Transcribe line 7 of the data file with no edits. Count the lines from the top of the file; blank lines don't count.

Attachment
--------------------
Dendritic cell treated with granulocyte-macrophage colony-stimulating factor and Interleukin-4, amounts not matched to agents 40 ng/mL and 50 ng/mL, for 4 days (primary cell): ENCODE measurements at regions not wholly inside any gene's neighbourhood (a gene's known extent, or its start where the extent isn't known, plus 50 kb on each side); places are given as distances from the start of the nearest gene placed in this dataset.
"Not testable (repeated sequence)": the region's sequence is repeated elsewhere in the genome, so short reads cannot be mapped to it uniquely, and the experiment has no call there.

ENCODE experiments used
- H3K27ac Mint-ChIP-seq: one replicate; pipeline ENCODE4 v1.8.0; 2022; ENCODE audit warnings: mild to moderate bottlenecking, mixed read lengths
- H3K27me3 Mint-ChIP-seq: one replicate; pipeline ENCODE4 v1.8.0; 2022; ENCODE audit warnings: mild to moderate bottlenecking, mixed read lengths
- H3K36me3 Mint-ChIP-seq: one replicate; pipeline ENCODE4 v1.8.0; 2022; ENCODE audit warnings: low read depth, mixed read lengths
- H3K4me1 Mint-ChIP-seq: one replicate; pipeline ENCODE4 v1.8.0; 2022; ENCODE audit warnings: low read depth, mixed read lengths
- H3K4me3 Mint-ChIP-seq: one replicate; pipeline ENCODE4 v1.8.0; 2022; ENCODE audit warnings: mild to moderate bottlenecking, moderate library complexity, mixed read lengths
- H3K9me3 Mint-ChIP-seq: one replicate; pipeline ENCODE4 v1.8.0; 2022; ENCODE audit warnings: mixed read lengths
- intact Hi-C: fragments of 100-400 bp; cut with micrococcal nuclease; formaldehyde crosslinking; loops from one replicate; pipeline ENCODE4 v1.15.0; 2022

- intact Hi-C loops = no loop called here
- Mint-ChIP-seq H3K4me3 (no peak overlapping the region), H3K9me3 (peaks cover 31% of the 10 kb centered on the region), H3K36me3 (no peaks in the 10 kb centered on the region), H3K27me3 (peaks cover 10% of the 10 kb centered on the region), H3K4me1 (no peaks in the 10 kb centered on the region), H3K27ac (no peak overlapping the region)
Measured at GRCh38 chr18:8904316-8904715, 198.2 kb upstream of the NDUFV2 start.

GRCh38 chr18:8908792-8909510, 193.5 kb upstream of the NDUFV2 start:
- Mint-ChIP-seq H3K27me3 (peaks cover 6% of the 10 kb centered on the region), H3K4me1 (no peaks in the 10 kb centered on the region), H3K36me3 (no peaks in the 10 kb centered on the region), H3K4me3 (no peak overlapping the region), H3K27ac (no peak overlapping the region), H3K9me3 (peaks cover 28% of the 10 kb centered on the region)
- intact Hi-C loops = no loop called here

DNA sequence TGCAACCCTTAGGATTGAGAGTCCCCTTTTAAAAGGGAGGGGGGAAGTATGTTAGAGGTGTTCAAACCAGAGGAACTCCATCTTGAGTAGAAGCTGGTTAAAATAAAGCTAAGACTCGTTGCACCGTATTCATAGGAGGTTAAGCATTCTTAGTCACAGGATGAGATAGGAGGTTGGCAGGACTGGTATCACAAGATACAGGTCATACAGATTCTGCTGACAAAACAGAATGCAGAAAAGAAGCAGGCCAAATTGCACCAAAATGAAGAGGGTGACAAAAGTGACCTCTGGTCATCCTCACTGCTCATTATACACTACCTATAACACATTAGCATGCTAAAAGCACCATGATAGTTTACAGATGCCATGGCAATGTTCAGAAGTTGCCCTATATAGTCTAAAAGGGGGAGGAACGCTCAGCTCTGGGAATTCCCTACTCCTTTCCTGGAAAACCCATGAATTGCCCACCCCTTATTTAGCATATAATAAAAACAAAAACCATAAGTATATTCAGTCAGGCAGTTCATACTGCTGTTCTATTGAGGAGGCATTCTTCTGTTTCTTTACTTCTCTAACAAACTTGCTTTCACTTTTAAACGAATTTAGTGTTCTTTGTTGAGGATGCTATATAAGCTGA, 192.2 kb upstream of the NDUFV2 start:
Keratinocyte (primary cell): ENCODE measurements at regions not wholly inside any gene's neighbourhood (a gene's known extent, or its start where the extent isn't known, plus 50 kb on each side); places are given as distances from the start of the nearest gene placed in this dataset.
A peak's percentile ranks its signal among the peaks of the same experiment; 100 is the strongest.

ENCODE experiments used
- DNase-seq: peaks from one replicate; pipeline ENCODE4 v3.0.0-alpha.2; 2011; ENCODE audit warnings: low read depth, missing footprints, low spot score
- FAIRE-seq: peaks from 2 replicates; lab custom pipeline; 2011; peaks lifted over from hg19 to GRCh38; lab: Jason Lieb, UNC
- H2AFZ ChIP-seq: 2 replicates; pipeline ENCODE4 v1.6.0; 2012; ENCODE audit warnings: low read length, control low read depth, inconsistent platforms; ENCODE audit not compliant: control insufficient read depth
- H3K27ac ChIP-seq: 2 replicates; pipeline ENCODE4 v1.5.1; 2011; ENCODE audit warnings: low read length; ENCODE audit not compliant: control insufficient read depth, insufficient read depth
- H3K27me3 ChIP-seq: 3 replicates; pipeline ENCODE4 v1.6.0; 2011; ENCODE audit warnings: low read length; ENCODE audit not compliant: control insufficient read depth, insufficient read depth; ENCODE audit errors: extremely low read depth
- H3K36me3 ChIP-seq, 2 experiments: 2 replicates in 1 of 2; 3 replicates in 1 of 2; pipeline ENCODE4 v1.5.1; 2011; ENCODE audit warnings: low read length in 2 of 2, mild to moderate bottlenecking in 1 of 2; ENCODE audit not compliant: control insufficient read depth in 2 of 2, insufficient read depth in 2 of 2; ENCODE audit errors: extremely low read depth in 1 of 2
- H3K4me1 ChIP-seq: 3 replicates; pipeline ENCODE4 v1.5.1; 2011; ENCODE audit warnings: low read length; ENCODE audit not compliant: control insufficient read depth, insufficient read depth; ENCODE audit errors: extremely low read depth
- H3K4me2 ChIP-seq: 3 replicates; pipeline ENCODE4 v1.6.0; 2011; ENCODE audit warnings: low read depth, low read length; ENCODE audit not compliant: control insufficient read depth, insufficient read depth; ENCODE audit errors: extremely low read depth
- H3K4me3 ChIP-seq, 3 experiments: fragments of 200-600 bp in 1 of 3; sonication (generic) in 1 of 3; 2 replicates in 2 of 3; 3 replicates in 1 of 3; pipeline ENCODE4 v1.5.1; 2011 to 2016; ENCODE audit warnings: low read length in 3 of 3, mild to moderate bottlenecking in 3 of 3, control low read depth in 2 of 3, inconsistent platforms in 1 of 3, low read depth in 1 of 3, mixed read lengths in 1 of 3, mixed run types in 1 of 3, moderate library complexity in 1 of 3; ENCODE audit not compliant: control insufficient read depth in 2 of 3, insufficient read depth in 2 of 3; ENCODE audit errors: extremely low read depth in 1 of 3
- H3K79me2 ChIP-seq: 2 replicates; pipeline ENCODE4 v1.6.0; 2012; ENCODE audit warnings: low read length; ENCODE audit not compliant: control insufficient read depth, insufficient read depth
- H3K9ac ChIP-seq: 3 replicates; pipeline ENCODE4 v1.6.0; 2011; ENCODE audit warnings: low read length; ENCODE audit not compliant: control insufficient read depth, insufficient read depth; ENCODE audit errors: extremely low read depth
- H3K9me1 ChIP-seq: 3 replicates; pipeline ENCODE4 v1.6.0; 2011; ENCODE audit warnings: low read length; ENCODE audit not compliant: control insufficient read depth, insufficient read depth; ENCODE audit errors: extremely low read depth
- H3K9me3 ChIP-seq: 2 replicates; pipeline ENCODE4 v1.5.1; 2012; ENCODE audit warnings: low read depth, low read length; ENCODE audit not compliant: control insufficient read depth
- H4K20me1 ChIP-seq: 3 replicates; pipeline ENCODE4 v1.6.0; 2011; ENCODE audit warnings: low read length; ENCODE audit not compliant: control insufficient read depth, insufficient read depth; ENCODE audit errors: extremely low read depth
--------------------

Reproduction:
- H3K4me1 Mint-ChIP-seq: one replicate; pipeline ENCODE4 v1.8.0; 2022; ENCODE audit warnings: low read depth, mixed read lengths